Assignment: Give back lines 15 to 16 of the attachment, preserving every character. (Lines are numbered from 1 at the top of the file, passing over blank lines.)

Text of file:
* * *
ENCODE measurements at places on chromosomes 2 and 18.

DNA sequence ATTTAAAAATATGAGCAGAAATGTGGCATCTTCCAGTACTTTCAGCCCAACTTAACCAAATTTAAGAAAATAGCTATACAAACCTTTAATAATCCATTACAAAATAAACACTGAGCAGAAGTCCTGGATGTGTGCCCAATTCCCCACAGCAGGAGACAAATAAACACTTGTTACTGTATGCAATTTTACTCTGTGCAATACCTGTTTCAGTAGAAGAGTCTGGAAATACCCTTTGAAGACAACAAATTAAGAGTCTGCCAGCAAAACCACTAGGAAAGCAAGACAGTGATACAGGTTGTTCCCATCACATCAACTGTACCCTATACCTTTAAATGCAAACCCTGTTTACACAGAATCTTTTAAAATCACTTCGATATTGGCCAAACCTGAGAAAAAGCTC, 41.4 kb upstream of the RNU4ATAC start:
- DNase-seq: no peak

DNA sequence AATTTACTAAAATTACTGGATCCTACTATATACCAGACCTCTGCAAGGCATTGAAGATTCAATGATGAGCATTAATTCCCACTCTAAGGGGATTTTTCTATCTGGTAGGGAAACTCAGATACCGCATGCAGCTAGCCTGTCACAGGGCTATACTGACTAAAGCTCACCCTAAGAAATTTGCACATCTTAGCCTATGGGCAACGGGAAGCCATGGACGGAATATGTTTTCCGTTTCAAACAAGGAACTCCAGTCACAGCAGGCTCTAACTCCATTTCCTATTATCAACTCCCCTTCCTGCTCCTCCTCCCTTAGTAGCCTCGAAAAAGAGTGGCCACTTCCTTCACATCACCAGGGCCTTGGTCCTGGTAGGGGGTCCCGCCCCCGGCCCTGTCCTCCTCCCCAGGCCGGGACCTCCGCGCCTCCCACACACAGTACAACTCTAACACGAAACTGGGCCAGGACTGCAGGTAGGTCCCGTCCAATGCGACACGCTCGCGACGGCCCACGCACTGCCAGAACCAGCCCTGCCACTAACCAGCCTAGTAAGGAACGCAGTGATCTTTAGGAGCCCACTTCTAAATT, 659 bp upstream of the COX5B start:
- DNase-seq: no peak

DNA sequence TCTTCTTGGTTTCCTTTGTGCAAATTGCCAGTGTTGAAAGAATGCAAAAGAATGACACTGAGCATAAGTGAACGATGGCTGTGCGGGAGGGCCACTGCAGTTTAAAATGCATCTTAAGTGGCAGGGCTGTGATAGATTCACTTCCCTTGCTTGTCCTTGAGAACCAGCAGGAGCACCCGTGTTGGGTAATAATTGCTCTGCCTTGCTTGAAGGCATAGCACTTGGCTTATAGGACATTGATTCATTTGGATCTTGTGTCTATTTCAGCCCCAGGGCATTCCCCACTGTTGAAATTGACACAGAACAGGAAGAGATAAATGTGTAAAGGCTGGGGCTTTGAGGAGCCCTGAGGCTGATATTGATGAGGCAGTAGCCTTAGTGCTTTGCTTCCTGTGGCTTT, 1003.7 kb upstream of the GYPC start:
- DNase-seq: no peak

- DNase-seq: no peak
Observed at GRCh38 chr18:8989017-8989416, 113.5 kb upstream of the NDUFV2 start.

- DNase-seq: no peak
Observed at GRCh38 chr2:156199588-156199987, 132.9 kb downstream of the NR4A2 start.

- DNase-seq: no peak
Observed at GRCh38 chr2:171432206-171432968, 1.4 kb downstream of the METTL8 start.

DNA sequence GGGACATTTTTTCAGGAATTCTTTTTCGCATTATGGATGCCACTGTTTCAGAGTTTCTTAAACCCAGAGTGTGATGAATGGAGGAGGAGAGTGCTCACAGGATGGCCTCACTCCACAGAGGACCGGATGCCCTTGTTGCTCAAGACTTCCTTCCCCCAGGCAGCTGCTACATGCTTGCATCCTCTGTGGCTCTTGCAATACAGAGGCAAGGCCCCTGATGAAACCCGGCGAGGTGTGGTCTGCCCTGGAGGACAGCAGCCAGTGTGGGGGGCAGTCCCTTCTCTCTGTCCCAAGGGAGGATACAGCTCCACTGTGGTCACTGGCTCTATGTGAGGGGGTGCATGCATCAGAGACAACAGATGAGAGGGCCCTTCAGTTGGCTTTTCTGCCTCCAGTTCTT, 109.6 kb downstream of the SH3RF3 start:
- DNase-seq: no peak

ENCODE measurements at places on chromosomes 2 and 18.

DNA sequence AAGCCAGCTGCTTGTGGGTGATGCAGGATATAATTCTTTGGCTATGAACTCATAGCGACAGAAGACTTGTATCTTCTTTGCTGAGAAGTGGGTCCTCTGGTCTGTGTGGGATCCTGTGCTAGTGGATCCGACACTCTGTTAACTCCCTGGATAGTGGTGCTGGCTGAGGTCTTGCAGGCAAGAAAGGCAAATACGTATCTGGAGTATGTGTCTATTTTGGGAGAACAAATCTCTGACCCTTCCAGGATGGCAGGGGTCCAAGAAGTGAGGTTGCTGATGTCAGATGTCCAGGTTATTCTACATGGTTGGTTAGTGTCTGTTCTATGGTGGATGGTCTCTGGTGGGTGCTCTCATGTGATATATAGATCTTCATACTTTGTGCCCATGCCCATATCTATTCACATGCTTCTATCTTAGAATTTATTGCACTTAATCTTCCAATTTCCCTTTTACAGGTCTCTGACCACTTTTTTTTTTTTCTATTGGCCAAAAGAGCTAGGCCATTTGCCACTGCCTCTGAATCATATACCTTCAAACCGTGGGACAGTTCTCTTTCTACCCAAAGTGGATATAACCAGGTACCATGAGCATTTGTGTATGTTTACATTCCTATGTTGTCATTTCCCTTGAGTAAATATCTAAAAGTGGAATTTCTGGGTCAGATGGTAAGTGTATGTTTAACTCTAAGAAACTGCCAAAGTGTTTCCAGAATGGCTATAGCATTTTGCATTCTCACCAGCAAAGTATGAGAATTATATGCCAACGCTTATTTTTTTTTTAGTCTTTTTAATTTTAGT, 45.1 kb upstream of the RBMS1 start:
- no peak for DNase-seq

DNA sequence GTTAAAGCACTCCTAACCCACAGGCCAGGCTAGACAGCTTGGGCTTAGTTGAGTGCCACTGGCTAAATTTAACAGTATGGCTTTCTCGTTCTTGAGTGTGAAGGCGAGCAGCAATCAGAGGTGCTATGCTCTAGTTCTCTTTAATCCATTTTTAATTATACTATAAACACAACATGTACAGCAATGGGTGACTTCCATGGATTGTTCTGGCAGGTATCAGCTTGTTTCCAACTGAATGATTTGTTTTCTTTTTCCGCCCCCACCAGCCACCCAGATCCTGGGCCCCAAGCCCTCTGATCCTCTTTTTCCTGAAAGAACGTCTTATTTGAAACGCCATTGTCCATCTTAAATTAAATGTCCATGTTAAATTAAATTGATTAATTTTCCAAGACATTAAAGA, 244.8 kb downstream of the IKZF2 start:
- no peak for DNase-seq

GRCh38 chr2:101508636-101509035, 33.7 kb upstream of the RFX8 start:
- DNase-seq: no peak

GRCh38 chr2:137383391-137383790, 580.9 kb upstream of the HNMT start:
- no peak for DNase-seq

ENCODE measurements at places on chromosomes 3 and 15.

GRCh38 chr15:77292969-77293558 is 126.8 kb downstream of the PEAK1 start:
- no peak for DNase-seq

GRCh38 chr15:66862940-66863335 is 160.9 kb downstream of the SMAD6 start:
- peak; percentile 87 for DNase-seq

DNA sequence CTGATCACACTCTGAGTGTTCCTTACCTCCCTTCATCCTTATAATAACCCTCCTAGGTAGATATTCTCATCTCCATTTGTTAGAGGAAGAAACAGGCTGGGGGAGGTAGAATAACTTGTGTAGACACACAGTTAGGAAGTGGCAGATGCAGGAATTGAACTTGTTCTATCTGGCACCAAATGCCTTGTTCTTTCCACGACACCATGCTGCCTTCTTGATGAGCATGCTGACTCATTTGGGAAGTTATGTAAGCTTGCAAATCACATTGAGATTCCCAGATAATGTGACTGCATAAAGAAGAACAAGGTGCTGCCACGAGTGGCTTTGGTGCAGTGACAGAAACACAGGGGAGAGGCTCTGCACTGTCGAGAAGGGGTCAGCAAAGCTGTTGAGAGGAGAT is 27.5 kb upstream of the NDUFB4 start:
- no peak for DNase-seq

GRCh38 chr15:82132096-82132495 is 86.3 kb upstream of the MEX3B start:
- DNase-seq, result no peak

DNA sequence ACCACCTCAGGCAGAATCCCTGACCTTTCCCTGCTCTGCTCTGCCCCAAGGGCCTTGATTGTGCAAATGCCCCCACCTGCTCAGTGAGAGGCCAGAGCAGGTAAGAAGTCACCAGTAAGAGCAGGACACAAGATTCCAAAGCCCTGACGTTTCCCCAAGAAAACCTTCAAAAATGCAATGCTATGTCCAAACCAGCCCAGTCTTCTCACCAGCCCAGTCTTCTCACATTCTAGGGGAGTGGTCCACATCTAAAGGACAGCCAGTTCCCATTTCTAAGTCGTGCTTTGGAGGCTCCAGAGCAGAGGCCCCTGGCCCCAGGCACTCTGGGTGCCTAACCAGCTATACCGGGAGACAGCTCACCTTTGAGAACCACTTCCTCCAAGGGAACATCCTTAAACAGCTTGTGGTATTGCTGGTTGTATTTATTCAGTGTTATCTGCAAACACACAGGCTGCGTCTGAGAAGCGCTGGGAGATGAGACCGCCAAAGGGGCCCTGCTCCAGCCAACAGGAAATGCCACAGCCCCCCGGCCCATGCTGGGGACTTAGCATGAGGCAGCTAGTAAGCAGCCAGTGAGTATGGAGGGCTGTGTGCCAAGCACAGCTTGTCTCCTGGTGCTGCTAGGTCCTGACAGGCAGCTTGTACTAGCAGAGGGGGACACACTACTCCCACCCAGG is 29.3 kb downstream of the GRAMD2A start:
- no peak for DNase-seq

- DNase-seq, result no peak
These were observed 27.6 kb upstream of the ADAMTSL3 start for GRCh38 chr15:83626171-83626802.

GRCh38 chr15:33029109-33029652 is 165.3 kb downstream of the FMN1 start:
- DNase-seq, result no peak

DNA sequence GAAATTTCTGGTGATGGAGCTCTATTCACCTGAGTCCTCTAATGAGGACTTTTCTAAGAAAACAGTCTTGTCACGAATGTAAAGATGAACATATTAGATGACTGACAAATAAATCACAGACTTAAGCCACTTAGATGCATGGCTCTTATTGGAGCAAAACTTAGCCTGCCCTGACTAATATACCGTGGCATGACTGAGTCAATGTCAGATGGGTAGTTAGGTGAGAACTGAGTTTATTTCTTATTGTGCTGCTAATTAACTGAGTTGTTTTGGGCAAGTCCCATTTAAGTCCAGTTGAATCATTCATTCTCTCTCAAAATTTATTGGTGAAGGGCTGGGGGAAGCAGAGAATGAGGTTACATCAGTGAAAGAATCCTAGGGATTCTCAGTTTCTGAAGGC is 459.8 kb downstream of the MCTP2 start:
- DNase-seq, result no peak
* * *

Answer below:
- DNase-seq: no peak

ENCODE measurements at places on chromosomes 2 and 18.